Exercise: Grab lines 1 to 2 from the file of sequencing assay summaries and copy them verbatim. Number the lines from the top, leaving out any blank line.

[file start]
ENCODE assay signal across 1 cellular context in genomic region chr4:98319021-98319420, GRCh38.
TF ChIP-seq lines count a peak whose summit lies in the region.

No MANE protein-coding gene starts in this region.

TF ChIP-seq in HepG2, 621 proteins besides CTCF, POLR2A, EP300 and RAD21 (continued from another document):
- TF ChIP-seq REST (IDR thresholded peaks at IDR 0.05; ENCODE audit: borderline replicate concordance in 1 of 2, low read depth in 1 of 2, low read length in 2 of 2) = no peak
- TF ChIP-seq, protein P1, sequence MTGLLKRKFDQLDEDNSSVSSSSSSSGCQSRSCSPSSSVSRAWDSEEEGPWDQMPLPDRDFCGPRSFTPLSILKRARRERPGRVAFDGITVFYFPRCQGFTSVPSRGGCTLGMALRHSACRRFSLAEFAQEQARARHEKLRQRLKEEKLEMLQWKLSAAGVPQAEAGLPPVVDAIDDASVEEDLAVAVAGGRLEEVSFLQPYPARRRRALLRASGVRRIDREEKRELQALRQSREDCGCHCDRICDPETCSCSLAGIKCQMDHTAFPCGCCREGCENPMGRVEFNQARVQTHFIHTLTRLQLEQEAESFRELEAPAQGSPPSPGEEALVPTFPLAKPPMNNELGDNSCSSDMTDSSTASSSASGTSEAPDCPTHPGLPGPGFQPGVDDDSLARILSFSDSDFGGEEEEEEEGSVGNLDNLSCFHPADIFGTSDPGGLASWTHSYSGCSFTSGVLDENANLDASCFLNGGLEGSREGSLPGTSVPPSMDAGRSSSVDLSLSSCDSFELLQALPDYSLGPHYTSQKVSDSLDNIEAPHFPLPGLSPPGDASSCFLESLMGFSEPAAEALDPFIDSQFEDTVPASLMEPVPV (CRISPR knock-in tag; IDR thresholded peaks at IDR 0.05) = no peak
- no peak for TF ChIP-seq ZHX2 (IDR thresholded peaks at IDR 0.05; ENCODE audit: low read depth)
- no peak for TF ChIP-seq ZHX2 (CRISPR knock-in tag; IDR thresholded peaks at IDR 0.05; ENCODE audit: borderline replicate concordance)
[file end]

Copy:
ENCODE assay signal across 1 cellular context in genomic region chr4:98319021-98319420, GRCh38.
TF ChIP-seq lines count a peak whose summit lies in the region.